A PSYCHOLOGY OF NOTHINGNESS by William F. Kraft

A PSYCHOLOGY OF NOTHINGNESS

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KIRKUS REVIEW

Kraft tries to demonstrate how ""depression and anxiety can be joyful,"" as he analyzes in turn the joys of loneliness, aloneness, guilt, frustration, anger, boredom, apathy and anguish -- different ways of experiencing what he refers to as ""nothingness."" Feeling good about feeling bad -- like so many other of the popular home remedy schools of psychology -- is a whole lot faster and cheaper than years of old-fashioned psychoanalysis, but more likely to compound serious problems than to solve them. The author acknowledges a special debt to the writings of Martin Heidegger, but the resemblance of this simplistic theory of personality adjustment to either phenomenology or existentialism is slight indeed.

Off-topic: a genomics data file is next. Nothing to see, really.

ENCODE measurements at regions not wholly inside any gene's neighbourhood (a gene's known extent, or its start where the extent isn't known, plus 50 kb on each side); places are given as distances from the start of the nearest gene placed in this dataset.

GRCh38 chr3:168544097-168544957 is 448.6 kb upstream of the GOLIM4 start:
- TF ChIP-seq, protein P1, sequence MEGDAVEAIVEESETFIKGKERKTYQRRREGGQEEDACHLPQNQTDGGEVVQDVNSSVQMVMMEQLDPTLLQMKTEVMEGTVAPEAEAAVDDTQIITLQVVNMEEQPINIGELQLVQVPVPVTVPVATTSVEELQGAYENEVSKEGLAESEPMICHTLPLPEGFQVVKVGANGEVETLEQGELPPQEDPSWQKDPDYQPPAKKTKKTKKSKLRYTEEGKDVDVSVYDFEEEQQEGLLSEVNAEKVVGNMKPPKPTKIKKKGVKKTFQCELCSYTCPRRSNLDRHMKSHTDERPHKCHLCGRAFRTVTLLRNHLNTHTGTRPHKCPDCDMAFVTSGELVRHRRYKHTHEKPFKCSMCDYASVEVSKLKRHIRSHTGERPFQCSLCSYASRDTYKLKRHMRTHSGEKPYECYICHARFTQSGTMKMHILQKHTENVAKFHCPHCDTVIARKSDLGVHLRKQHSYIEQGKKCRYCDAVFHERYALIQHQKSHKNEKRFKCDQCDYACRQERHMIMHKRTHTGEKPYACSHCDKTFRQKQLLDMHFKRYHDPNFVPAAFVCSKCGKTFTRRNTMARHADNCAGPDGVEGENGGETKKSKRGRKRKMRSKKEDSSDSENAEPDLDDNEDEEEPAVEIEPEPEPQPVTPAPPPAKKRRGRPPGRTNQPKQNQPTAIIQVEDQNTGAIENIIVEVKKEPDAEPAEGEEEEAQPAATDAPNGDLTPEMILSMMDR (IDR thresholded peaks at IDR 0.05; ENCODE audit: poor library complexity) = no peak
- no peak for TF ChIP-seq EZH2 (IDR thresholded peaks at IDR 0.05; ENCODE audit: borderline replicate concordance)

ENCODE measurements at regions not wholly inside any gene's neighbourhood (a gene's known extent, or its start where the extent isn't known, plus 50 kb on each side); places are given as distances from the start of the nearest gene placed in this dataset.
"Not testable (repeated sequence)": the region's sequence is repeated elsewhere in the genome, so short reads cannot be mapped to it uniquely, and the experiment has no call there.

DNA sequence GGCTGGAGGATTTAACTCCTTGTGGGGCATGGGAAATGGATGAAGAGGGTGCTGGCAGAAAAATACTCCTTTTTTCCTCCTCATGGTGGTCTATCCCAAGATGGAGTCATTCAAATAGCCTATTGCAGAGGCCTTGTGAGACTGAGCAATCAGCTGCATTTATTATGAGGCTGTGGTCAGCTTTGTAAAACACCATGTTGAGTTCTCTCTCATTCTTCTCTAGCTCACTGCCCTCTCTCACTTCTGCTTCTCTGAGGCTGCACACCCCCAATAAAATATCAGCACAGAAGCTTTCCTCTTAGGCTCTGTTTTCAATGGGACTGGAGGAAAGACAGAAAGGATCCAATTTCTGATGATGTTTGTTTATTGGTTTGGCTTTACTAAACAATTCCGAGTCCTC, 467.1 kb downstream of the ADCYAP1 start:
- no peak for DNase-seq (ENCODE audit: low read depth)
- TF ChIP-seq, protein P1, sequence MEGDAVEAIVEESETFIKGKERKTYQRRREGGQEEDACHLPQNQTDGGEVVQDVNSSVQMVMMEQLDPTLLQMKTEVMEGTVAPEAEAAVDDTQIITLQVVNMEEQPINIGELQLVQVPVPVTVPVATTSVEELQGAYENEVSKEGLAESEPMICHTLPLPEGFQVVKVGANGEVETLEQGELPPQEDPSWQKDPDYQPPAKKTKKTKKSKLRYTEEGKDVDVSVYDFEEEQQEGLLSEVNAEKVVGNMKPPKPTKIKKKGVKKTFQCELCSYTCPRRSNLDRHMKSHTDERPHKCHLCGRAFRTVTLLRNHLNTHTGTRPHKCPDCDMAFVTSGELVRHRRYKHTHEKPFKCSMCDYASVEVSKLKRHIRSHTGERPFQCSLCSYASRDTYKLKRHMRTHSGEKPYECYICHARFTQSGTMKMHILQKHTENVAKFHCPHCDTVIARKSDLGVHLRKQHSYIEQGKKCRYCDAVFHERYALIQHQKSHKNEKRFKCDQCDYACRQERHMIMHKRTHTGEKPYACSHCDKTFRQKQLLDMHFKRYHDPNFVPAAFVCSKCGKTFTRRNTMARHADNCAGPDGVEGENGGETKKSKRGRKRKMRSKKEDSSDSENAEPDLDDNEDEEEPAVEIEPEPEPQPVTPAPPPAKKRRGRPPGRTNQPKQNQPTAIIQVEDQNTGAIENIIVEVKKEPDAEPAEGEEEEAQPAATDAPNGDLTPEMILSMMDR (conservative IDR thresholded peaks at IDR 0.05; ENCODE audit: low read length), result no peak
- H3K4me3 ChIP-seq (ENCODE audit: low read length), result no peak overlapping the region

Pub Date: April 29th, 1974
Publisher: Westminster